Egg Freezing
Success Rates for Egg Freezing
Future Family  |  Mar 25, 2018

One of the most frequently asked questions about egg freezing is, “Will it be successful?”

The science has come a long way and there are many examples of successful outcomes. Dr. Lynn Westphal at Stanford, a pioneer of egg freezing at Stanford over 20 years ago to help cancer patients, explains that two breakthroughs have moved egg freezing from experimental to mainstream, “The development of a new fast-freezing technique called vitrification dramatically increased the number of eggs that survive freezing. Also, the technique called ICSI for injecting sperm directly into eggs has boosted fertilization rates.”

Whether or not it will be successful on an individual basis is almost impossibly to answer without gathering some specific health information. Even then, it will be an answer framed by statistics.

Most clinics will perform a hormone assay (for AMH, E2, and FSH) and also what’s called an “antral follicle count” (AFC). The hormone test helps identify the level of your ovarian reserve (a barometer on how many eggs you have remaining) and how your body will likely respond to the stimulating medication used in an egg freezing protocol. The AFC will identify the number of follicles that can likely produce an egg.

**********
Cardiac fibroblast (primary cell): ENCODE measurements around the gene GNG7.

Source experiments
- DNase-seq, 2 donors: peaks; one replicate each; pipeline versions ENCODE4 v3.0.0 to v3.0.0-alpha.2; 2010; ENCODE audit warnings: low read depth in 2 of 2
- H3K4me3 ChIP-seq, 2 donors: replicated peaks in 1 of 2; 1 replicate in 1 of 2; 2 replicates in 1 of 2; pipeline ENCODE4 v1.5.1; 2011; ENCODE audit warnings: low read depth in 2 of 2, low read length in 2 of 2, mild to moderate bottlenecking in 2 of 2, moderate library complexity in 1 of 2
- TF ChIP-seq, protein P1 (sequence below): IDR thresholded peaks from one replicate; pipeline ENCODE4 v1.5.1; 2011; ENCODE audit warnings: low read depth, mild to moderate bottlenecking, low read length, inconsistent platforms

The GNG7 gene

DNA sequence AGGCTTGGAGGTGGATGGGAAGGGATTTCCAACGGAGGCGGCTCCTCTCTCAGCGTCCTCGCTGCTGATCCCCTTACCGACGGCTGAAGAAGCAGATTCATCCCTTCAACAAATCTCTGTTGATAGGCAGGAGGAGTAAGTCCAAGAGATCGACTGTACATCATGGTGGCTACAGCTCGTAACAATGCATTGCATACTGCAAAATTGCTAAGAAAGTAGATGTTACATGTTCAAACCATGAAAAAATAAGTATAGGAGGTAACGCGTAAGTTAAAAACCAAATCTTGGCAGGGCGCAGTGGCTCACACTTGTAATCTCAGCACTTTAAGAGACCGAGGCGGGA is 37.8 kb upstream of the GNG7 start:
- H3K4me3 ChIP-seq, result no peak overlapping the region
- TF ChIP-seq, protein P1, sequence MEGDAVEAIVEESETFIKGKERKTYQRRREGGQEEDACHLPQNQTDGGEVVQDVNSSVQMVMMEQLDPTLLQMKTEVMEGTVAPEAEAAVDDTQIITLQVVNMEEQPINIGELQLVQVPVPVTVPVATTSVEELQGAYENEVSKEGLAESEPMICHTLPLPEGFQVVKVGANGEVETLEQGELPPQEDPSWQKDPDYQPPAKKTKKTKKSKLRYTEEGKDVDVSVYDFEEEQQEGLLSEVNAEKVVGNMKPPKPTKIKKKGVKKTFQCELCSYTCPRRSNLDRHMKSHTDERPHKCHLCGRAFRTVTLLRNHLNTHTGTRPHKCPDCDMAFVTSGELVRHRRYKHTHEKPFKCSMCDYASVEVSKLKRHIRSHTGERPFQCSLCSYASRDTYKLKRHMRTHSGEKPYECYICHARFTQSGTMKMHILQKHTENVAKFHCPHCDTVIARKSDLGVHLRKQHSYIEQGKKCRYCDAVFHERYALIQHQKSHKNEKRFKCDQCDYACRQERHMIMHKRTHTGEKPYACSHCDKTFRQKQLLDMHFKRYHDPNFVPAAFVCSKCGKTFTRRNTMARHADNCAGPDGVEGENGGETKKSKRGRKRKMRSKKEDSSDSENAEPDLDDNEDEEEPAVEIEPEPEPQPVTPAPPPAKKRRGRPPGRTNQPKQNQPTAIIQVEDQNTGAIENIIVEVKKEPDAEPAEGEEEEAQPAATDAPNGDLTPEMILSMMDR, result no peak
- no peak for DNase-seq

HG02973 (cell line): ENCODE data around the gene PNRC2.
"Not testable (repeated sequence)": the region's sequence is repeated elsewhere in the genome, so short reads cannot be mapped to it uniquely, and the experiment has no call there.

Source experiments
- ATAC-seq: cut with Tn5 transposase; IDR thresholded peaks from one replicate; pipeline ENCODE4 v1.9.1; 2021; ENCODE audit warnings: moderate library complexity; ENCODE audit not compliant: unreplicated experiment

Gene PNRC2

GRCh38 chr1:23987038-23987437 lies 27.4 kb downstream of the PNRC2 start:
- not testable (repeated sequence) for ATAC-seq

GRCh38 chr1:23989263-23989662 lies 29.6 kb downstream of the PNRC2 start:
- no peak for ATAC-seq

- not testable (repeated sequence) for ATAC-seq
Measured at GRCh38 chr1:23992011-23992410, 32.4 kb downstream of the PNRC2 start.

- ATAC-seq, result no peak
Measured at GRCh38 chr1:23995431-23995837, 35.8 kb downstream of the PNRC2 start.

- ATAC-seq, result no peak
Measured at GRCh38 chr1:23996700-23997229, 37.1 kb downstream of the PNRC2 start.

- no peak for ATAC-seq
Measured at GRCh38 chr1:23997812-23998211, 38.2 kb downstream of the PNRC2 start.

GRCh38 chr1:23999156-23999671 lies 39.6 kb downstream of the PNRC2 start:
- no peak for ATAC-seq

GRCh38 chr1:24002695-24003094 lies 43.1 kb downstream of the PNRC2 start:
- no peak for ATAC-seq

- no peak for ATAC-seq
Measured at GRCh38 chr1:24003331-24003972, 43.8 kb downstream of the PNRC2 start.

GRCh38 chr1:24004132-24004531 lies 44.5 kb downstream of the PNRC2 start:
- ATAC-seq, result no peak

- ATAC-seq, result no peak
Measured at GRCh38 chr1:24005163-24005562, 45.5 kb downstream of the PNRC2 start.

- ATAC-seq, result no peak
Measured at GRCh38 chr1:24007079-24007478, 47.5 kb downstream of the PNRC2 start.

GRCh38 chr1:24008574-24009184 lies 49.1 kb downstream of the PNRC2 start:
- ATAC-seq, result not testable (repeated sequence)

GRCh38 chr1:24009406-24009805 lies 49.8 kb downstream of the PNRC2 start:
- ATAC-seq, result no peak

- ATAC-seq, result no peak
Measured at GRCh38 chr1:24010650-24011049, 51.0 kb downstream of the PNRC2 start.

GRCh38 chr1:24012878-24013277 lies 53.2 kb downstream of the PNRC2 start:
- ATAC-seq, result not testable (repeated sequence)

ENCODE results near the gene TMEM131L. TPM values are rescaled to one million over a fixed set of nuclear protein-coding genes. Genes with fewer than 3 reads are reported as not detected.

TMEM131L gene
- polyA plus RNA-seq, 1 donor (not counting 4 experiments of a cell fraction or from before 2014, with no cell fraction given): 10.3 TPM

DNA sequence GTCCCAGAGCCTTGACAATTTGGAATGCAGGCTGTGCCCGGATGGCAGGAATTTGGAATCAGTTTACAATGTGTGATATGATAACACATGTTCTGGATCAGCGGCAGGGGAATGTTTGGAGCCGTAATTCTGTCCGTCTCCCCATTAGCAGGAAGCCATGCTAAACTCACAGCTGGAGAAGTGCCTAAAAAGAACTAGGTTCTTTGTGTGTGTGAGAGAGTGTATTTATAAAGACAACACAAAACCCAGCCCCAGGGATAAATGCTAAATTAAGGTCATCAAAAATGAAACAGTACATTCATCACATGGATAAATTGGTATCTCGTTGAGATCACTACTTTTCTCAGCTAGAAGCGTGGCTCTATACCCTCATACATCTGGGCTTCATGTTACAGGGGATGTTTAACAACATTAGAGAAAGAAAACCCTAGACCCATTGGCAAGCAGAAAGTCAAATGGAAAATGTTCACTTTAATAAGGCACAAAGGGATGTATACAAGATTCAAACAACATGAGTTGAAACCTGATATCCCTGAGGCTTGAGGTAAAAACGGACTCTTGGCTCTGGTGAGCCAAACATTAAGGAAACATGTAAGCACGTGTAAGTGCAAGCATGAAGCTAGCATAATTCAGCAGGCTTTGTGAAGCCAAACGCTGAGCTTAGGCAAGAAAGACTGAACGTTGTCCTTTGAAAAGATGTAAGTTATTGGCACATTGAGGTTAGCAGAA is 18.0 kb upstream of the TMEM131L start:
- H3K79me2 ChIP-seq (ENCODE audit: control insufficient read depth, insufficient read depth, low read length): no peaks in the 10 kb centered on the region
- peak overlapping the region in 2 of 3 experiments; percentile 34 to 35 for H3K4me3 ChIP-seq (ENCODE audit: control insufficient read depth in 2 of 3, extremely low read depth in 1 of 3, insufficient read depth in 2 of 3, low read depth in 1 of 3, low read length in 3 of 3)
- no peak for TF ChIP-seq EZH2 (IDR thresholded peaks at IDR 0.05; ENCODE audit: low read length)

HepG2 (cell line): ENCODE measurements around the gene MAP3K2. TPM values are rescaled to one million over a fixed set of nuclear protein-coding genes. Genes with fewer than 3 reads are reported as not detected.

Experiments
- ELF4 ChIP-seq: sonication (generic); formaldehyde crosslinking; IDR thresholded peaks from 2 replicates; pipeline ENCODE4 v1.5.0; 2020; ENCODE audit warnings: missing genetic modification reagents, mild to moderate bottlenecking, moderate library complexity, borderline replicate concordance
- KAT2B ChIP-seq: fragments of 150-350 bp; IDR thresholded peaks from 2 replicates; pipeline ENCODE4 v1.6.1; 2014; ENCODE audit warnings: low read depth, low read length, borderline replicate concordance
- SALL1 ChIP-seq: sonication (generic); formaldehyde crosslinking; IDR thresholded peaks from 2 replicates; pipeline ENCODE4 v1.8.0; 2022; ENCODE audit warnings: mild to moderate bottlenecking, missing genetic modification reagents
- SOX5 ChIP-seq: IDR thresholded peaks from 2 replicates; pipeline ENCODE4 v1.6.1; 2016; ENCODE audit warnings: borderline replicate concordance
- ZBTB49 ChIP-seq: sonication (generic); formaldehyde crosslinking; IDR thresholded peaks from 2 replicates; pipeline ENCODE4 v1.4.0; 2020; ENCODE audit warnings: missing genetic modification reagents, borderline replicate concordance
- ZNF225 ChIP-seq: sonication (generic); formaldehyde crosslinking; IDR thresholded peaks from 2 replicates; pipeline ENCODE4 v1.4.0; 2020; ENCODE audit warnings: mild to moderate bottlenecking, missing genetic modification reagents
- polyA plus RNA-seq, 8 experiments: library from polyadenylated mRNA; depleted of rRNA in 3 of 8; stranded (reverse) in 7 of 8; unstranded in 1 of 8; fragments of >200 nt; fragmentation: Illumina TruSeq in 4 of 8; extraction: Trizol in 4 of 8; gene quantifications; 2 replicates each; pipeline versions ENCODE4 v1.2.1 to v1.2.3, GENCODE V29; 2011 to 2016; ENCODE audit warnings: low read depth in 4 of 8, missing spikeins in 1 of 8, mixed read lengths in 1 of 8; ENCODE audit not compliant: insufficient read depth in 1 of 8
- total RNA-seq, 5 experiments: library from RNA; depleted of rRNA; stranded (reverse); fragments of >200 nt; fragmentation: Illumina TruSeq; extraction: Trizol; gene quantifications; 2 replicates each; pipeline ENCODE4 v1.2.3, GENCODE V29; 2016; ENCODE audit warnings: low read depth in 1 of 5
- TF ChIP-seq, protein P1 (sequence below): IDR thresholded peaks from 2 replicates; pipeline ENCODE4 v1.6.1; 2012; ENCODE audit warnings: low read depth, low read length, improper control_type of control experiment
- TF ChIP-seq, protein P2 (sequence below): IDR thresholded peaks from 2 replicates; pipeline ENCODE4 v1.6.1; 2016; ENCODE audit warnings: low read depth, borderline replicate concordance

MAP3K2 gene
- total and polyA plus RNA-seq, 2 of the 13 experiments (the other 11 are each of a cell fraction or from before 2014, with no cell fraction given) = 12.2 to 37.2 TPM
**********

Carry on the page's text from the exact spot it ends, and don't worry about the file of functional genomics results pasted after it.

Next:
With this information, clinics can estimate how many eggs you might retrieve from a single cycle of egg freezing. This is only an estimate and the actual number can vary significantly.

There are a number of factors that affect the results from your hormone assay and AFC, from genetics (predisposition for pre-menopause, for example) to lifestyle.

Future Family can help you complete both the hormone testing (with our easy-to-order Fertility Age Test) and the AFC, which we schedule for you with one of our partner clinics.

There are general statistics available regarding success rates with egg freezing, where success is defined as the birth of your child. These statistics are so broad that it is hard to interpret them without the information outlined above.

As we age, there is more chromosomal damage to our eggs, so we are more likely to have genetically abnormal eggs. That’s where the age factor comes into play. It increase your chances of success to freeze eggs when you’re younger.

Since we can’t yet genetically test eggs (only embryos), age is the best predictor of quality and genetic normalcy. Freezing 20 eggs under the age of 35 equates to approximately a 90% chance of a successful birth in a recently published calculator.

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